Federal agents report increasing number of identity theft victims

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January 13, 2014, 10:43 am
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(NECN/NBC News: Chris Clackum) - Federal agents say the crime of cyber-crooks stealing your tax refund has suddenly gotten worse. The real bad news is that there's only a few ways to prevent it and not much can be done if you become a victim.

ID thieves have found a weakness in the IRS' tax return procedure.

They know full well that returns filed electronically don't immediately require the all-important W-2.

Maneesha Mithal of FTC Privacy & ID Protection said, "When you file your tax return online, you don't have to actually file your W-2 electronically. So, they can make up the payroll information in order to get a tax refund in your name."

That's why the tax refund you'll soon be filing for with the IRS has become such a popular target of identity thieves.

ID protection specialists at the Federal Trade Commission say in the last two years that stealing someone's tax identity has become the fastest growing form of ID theft.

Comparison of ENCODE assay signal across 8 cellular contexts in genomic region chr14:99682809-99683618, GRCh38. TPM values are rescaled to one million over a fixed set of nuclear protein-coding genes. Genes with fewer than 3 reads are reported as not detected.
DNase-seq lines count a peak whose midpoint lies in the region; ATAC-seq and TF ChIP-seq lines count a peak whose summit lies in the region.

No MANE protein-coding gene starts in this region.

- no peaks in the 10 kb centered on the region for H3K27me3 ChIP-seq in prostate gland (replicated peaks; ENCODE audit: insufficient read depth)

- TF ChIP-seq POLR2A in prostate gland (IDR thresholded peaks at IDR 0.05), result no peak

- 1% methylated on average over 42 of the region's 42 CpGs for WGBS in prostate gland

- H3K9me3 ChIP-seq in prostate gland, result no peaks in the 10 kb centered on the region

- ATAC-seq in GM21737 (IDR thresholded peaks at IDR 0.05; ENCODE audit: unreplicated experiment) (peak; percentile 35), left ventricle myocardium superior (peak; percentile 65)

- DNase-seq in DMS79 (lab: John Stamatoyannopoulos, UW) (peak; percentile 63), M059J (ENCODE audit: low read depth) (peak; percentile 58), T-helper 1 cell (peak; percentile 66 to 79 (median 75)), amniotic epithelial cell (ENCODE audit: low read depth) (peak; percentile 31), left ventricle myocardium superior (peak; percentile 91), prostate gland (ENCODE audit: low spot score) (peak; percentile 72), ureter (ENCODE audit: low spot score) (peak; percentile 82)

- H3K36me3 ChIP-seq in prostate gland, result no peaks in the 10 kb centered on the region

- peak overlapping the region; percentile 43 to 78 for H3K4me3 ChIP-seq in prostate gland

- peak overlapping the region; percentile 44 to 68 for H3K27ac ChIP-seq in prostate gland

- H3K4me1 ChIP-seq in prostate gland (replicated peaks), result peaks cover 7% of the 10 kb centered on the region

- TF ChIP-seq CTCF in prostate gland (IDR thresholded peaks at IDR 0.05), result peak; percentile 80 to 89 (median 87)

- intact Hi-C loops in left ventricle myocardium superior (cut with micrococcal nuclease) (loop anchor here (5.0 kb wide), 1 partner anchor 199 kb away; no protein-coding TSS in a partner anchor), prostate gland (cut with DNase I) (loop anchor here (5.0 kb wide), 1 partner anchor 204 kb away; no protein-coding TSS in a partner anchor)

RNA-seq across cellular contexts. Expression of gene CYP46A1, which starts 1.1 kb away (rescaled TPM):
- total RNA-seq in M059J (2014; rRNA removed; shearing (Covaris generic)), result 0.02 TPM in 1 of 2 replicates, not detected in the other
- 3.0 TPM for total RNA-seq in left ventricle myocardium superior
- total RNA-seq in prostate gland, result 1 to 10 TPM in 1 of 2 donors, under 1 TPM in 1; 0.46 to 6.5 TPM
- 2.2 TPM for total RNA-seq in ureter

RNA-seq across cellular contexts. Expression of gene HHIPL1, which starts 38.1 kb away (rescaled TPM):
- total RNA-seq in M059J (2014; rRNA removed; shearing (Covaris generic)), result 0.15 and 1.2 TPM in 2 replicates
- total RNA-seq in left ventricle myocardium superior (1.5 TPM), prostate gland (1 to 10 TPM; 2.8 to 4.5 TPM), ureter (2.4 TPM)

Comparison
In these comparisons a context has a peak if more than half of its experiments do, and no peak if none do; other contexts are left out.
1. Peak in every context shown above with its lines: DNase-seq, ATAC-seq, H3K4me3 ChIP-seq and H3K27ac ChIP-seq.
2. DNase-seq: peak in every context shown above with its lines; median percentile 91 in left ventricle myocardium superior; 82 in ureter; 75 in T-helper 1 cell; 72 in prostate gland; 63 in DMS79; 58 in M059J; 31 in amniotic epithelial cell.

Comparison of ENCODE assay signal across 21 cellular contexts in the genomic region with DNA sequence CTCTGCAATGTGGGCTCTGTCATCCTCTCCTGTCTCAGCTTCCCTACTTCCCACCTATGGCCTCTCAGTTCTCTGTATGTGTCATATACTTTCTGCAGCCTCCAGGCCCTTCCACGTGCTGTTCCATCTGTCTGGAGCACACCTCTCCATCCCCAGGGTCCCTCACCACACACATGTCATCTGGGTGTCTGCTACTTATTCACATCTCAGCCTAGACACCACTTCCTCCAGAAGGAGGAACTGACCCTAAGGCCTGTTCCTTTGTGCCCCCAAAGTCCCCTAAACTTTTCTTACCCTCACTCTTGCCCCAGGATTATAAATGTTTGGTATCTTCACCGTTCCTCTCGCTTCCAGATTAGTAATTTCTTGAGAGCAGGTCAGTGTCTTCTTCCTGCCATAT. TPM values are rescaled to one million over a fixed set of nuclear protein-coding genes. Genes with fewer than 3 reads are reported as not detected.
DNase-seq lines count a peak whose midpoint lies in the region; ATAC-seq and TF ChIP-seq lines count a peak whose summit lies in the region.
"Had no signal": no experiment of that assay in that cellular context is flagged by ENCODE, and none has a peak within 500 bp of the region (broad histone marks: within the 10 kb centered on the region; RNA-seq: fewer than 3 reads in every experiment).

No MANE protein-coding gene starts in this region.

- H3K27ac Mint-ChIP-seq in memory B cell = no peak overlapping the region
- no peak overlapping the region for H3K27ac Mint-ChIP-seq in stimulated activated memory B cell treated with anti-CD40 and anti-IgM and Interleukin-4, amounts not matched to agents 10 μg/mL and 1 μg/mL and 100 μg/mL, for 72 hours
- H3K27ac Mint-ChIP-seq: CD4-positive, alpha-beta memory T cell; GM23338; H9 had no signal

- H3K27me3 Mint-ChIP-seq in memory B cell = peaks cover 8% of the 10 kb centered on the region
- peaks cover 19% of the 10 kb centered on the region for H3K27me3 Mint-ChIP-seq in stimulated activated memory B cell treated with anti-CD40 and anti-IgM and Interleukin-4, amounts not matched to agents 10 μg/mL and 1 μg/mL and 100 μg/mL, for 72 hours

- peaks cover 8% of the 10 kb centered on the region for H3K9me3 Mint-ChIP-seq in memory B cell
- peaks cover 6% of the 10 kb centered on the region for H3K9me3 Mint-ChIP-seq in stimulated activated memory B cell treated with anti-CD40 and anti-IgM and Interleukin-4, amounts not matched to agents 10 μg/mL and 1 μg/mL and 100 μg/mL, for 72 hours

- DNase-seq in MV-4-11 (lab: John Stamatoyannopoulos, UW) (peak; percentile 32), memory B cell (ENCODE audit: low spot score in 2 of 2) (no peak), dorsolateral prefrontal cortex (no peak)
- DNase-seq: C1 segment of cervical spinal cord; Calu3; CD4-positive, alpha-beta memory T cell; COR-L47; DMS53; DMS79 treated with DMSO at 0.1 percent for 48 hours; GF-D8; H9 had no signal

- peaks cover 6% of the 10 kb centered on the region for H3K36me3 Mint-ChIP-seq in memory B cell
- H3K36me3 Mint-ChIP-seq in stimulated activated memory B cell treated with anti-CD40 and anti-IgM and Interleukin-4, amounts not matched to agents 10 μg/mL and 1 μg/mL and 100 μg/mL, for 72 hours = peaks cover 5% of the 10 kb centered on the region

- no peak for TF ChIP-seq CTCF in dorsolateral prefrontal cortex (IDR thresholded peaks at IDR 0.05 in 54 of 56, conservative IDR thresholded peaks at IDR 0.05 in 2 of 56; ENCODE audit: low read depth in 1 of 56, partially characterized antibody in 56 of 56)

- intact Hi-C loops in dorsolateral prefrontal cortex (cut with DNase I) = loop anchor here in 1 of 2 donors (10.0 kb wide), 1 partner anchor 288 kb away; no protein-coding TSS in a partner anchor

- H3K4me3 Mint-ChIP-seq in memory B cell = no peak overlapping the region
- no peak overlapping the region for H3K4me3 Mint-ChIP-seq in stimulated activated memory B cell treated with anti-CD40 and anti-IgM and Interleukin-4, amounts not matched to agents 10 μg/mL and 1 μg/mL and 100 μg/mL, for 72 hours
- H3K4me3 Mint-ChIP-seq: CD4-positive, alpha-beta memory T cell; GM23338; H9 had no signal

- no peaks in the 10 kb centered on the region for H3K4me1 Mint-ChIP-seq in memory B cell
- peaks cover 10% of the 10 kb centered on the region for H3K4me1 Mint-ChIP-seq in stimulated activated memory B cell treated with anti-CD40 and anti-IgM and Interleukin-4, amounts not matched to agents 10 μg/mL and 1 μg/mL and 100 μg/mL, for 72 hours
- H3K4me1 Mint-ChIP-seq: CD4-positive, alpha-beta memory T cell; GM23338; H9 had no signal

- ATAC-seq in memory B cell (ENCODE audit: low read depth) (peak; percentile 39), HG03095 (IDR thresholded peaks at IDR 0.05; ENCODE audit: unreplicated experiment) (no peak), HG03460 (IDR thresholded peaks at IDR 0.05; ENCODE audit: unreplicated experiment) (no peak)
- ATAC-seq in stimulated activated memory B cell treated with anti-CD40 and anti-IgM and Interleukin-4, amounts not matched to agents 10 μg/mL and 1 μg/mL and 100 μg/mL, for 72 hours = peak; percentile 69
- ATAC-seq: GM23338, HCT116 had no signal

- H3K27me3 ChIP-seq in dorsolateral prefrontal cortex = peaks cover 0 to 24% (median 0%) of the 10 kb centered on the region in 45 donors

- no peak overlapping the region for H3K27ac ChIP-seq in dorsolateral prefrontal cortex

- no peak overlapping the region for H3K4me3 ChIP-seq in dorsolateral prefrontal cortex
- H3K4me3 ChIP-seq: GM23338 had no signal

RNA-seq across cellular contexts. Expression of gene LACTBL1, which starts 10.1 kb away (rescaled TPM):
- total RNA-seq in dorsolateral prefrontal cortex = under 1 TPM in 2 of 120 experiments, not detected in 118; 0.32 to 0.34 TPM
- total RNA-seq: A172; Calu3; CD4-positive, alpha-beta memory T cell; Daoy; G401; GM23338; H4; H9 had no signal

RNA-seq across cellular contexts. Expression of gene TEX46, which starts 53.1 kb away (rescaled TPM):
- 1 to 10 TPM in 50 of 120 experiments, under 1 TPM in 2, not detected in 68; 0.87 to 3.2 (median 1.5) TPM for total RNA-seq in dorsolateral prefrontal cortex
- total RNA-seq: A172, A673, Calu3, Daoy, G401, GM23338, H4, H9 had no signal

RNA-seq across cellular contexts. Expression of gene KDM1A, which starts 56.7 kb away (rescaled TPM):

Mithal said, "And, in fact, the number of tax identity theft complaints that we've gotten in the last year have almost doubled!"

It all starts with a thief getting your social security number somehow, then filling out online the phony info on wages, leading to what privacy experts call a near-hopeless situation.

Privacy Expert Bob Sullivan said, "The truth is if an identity thief has your number and your address, and they're clever, you very well could be a victim and there's not much you can do to prevent it."

That's why the FTC is launching a campaign this week, urging consumers to first and foremost protect their social security numbers.

Mithal said, "So if you get a jump on the identity thief by filing your tax return first, you can get your refund first."

Sullivan said, "If it's a race you want to beat the criminals to getting your tax return in, right?"

The IRS has added staff to help, but only after a tax filer figures out they're a victim.

Tags: IRS, identity theft, Social Security, victim, ID, tax return, Chris Clackum
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